Canada moves closer to George W. Bush’s USA .. joining the search for a new progressive alternative

Jan 25th, 2006 | By | Category: Key Current Issues

Even if you agree that the Canadian people in their collective wisdom made a shrewd and possibly  even cunning decision on January 23, from one end of the ideological spectrum there was also an inevitable sadness. Say whatever else you like, Canada has now lost its quiet distinction as one North American place where some version of the progressive cause has enjoyed practical political ascendancy in the troubled early 21st century.

A particular strange irony in this sad fate is that it was in part engineered by Canada’s theoretically most progressive political party. On the brighter side, the country has an ostensibly fragile new Conservative minority government, dependent in part on this same most progressive party. But Jack Layton’s 29 New Democrats still cannot give Stephen Harper’s Conservatives even a bare majority in Parliament. What the broader cause of progress has gained is vague at best. And, in Canada as in the United States, just what constitutes the progressive alternative to the conservative agenda is now more murky and harder to see.

Is some new kind of Canadian conservative dominance in the wings?

As the defeat of the Martin Liberals in Canada clearly enough suggests, the idea that the conservative Stephen Harper will just be a Canadian clone of the conservative George W. Bush in the USA is almost certainly too simple-minded. But the fundamental point here is not really that over the more recent past Mr. Harper has moved towards some uniquely Canadian conservative brand.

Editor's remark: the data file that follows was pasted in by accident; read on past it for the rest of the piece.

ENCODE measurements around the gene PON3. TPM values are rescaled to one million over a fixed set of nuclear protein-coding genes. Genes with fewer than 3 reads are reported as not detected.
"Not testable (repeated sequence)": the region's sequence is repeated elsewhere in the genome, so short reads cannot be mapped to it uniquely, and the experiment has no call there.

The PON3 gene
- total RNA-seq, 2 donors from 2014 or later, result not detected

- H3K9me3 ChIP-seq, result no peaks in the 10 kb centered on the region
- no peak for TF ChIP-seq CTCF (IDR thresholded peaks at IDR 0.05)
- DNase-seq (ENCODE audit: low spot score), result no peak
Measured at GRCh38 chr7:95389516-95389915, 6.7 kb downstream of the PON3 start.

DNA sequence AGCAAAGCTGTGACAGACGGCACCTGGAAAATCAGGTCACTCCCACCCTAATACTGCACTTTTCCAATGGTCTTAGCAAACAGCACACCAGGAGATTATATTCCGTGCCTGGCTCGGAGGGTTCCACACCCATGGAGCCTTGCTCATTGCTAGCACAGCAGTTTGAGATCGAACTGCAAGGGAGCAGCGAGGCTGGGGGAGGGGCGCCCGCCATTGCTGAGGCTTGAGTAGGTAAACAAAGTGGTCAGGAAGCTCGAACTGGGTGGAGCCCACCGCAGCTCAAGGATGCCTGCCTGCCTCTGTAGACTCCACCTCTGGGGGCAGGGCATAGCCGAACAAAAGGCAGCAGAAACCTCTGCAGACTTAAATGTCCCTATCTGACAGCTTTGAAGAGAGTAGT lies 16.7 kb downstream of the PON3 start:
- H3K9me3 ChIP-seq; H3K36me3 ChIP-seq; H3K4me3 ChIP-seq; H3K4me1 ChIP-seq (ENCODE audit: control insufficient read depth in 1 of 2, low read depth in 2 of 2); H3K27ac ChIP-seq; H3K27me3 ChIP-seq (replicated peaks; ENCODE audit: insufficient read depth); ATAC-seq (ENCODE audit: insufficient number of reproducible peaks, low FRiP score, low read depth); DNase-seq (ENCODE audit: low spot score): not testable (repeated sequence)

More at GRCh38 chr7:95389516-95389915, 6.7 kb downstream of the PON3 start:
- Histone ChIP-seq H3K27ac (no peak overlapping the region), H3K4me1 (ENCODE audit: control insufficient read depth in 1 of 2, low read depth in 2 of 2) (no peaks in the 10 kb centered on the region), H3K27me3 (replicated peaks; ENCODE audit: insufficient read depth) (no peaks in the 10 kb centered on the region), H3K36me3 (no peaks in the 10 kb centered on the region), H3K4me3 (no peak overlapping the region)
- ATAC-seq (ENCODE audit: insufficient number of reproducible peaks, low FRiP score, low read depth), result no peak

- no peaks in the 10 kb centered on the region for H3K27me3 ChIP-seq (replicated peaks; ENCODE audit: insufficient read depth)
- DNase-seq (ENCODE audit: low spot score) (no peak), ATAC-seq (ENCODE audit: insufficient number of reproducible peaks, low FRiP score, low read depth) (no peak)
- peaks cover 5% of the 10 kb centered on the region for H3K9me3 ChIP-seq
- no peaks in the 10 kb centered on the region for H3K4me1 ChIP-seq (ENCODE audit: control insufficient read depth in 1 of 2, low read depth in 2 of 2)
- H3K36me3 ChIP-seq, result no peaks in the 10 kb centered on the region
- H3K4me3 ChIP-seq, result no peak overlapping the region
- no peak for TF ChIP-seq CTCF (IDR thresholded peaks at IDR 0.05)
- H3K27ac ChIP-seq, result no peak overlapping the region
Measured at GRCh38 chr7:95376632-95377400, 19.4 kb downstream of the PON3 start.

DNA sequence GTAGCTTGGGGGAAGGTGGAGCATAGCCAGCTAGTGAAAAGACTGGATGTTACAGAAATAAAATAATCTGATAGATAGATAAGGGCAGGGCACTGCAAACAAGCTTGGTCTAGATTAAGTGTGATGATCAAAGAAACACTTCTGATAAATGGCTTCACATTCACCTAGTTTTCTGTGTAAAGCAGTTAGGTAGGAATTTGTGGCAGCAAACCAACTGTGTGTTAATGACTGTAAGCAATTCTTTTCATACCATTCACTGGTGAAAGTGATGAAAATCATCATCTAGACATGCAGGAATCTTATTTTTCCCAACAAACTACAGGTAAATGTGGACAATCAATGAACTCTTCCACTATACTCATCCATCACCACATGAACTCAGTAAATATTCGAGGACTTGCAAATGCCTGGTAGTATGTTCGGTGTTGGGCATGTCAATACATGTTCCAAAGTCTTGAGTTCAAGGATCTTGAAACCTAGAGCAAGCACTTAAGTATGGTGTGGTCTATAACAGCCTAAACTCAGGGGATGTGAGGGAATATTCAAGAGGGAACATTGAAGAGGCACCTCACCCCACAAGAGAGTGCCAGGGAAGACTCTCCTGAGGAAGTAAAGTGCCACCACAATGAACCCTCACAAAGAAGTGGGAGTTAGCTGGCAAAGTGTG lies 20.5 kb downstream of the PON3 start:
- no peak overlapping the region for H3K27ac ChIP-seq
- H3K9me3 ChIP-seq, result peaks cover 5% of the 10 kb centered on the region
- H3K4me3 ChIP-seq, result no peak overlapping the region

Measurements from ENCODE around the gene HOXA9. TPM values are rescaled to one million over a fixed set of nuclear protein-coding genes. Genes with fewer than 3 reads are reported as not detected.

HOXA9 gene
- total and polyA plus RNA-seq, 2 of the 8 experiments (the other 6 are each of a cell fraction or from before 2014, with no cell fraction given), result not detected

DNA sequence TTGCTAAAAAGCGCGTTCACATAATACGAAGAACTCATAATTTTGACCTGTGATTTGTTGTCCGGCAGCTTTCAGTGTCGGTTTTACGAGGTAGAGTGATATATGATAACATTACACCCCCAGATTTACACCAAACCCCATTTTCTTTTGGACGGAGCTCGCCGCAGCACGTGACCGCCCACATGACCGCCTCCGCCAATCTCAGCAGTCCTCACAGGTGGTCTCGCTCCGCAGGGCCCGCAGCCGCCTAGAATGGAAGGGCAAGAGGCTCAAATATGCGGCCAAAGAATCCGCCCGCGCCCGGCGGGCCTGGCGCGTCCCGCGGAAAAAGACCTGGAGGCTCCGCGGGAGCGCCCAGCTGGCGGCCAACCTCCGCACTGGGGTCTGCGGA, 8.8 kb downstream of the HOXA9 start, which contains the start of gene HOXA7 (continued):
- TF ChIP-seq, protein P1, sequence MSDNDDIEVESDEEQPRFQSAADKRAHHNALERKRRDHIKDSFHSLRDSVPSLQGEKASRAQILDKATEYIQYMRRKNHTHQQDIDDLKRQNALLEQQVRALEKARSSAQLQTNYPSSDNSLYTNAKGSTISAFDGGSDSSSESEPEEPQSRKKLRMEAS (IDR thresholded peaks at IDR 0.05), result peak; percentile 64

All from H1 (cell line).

Even in the United States many conservatives have increasingly come to see that whatever it is Mr. Bush the Younger is trying to do is just not working. In many ways the side of Mr. Harper that has been freshly embraced by various old and new Canadian establishments over the past few months seems more like the kind of US conservative alternative to George W. Bush envisioned, e.g., by David Brooks of the New York Times (and The News Hour on PBS TV).

A case in point is the gratuitous but arguably wise enough editorial advice offered to “prime-minister-elect” Harper right after his election, by the Globe and Mail in Toronto.

Now that Mr. Harper has brought the West in to the federal corridors of power at last, advice from the Globe and Mail in the old TorontoOttawaMontreal triangle is probably not going to be carrying quite the same weight it used to. But unlike in the election of 2004 Canada’s self-proclaimed “national newspaper” did endorse the Conservative “time for a change” theme in 2006. And no doubt in its own view that has helped Mr. Harper to become prime minister too.

As the Globe and Mail sees it, Stephen Harper is “the most conservative figure to be elected prime minister in living memory … His roots are in the western populist tradition of the Reform and Alliance parties. ” But he “says he has evolved … It is up to him now to prove it.”

Canadians, the Globe and Mail believes, “did not endorse neo-conservatism when they elected him last night … They voted for change and renewal in Ottawa. Mr. Harper ran his election on a moderate Conservative platform.” And “if he can show that his evolution from angry neo-con to mainstream conservative is real, Mr. Harper will make an excellent prime minister.”